Victor Vandenbroucke, 5EMT

Voting the laws

Today we went to visit the Belgian parliament in Brussels. We had the chance to present our laws to our fellow students and hoped they would vote for it and because of that all the representatives presented their own law in an original way. They also tried to answer the questions the other “members of parliament” as well as possible. I got the chance to present our law about the use of electrical cars and it was a once in a lifetime experience that I will never forget. We were lucky that a member of parliament, Mr Sander Loonis wanted to guide the discussion. After all the proposals had been explained and voted, we made a tour in the parliament and Senate. We learned Belgium has king but he doesn’t have the power the government has. You have the green room for the representatives – they approved the laws and they check the government. The Senate is the red room and it used to be for rich people in the past. That’s why there is so much gold, paintings and other art pieces. Today the Senate only has to vote if the parliament wants to change the constitution. It was an educational morning about democracy in Belgium but in this way we also know what the other pupils have been up to in the previous days.

Marie Dewulf (5WWIA2)

Walk through Brussels

After we visited the Belgian Federal Parliament, we went to the hard rock cafe in Brussels where we took our lunch. After our lunch the group split in two. A group of Tel Aviv and a group of Roeselare. We started our tour at the central market square of the capital of Europe. Around the square we saw ancient buildings like the town hall of Brussels. Our next stop was Manneken Pis. While we where heading to the Saint Michael catedral we visited some stores in the St. Hubert gallery. The Saint-Michael cathedral was really impressive when we saw it in all his glory. We saw the royal library and visited the royal gallery. We ended the day by going back to the central station and taking the train back to Roeselare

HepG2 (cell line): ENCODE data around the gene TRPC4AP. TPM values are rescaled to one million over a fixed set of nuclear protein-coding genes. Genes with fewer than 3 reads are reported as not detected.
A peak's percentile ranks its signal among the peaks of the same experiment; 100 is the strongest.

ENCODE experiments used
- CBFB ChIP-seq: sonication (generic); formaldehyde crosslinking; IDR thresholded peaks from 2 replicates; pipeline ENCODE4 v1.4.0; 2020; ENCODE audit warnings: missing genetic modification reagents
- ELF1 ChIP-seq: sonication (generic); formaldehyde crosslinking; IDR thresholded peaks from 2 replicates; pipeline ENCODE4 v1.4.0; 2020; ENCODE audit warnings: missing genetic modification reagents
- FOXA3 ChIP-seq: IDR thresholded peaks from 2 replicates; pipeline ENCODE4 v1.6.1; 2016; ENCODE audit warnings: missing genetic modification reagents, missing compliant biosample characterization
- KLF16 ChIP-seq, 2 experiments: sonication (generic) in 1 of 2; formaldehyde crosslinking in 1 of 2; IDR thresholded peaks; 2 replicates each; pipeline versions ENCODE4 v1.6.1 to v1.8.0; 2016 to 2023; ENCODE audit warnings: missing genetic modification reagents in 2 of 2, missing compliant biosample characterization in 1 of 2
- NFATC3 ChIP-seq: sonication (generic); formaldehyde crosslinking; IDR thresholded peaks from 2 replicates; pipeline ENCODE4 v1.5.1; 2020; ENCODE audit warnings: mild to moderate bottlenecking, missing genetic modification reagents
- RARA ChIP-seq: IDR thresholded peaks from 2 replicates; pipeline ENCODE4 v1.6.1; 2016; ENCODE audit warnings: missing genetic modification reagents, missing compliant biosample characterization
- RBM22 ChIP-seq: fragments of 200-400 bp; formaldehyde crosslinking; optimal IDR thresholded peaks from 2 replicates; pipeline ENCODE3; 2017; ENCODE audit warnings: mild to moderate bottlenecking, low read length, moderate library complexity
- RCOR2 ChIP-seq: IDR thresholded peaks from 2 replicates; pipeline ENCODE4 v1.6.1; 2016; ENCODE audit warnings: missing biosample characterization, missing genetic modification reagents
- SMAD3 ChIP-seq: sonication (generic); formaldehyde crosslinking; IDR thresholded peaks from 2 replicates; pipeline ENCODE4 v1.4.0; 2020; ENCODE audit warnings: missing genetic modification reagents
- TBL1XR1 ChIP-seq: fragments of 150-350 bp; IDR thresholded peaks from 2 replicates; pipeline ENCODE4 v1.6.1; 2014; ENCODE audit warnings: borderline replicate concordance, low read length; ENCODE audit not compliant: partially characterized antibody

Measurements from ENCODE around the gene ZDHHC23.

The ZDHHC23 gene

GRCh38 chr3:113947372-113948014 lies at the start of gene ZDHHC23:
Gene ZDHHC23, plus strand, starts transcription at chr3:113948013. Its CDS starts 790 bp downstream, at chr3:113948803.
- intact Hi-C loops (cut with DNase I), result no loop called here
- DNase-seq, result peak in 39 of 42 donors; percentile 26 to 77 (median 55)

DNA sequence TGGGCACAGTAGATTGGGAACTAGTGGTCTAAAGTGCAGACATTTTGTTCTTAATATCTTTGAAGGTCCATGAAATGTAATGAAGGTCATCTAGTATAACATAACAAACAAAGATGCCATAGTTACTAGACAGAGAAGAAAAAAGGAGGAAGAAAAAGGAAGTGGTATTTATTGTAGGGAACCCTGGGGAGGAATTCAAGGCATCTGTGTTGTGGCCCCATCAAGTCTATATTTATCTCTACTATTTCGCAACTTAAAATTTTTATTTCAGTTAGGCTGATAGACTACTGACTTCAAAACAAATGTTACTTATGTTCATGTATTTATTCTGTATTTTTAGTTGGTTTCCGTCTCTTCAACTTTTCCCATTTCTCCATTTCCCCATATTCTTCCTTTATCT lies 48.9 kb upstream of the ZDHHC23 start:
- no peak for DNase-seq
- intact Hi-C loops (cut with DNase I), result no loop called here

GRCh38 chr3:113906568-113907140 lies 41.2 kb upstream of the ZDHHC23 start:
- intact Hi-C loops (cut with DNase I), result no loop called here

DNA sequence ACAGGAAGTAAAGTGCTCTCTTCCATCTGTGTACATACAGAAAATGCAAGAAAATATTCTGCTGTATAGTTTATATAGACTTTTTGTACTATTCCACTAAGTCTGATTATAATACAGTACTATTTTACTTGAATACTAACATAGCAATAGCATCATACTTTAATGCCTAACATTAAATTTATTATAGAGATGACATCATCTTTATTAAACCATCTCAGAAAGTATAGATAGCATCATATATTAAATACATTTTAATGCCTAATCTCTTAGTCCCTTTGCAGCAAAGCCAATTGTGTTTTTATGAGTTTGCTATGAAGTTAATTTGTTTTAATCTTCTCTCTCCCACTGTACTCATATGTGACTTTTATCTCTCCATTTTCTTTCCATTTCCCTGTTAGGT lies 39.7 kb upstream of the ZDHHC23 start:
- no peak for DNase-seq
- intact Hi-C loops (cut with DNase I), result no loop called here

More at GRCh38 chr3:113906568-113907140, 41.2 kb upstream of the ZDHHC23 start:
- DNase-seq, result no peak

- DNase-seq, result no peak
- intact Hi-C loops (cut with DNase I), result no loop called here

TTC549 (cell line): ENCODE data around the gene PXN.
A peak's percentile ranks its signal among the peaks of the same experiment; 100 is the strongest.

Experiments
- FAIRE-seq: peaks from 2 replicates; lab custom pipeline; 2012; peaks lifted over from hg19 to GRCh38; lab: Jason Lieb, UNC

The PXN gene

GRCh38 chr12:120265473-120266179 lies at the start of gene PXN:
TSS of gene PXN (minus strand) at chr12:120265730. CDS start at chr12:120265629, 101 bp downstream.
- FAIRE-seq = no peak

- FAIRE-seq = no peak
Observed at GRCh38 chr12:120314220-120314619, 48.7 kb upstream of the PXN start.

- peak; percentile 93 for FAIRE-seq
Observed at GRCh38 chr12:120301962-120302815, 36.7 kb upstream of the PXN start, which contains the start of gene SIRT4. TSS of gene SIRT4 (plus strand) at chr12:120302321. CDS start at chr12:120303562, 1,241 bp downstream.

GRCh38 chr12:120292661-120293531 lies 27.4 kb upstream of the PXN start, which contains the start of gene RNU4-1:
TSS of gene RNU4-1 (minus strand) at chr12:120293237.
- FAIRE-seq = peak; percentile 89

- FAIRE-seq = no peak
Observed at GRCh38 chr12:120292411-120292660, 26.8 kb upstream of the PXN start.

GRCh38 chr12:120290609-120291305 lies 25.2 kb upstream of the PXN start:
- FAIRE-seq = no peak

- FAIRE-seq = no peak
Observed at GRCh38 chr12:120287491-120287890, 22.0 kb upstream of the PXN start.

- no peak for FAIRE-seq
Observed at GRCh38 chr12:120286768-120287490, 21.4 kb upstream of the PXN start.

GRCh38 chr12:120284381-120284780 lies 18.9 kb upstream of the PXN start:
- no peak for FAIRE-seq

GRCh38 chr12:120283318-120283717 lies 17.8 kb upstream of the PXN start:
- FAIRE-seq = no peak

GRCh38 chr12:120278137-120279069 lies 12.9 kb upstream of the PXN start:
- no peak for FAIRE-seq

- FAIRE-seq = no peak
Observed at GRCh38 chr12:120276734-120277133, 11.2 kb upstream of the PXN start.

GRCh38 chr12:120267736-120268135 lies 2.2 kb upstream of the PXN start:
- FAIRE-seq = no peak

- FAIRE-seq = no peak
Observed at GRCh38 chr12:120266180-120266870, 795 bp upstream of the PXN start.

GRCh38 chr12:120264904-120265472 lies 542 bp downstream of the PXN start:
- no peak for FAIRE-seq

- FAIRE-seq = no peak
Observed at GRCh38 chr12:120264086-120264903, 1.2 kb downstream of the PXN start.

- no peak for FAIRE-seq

Thomas Bertrand

Negotiating laws!

This morning we had to gather with our parties to continue the projectwork we started yesterday. Today the law was designed and we had to convince the other parties to vote for our law while the other parties presented their laws to us. Four people were sent away to present our law while the other six stayed in the class to listen to the other parties. The discussions about our law project (price regulation of medication) were very intense and we received a lot of opposition to some of our points but through a lot of talking, debating and sometimes even shouting we convinced some parties to support our law. We also had to make some changes to the project which were suggested by some other parties. The negotiating was tough but I liked discussing and debating about the project and it’s smallest details. In the afternoon we had to finalize our law and give our opinion about the other laws. When we finished that we had to prepare for the meeting at the parliament on Wednesday. We appointed our spokesmen and prepared our questions to ask to the other parties.

Simon Bruneel 5LIWB1 

Exchange album 1

Photos by Stiene en Michiel

Zonnebeke & Ypres

After we finished our law we left for Zonnebeke, there we visited Tyne Cot Cemetery, the largest English war cemetery. Over 12 thousand soldiers of the British Commonwealth are buried there. Most of them died during the third battle of Ypres, also known as the battle of Passendale. There were two main parts, the visitor center (a small museum) and the cemetery itself. It was very touching and overwhelming to see all of these graves and realise underneath all those graves thousands of soldiers lie.

Hereafter we went to the Passendale memorial museum, we learned a lot about the first world war. We walked through trenches and we saw a huge variety of original uniforms, guns and bombs from the great war.

Ypres was our next stop, we walked through the Menengate, a huge gate at the Eastside if the city. This monument was built by the British military, in order to remember 55 thousand missing soldiers. Their body was never found so they couldn’t give them a grave, but they engraved their names instead. Out of respect for all the soldiers who died, every day at 20:00, an association of volonteers are, blow the last post on the clarion.

Simon Bertrand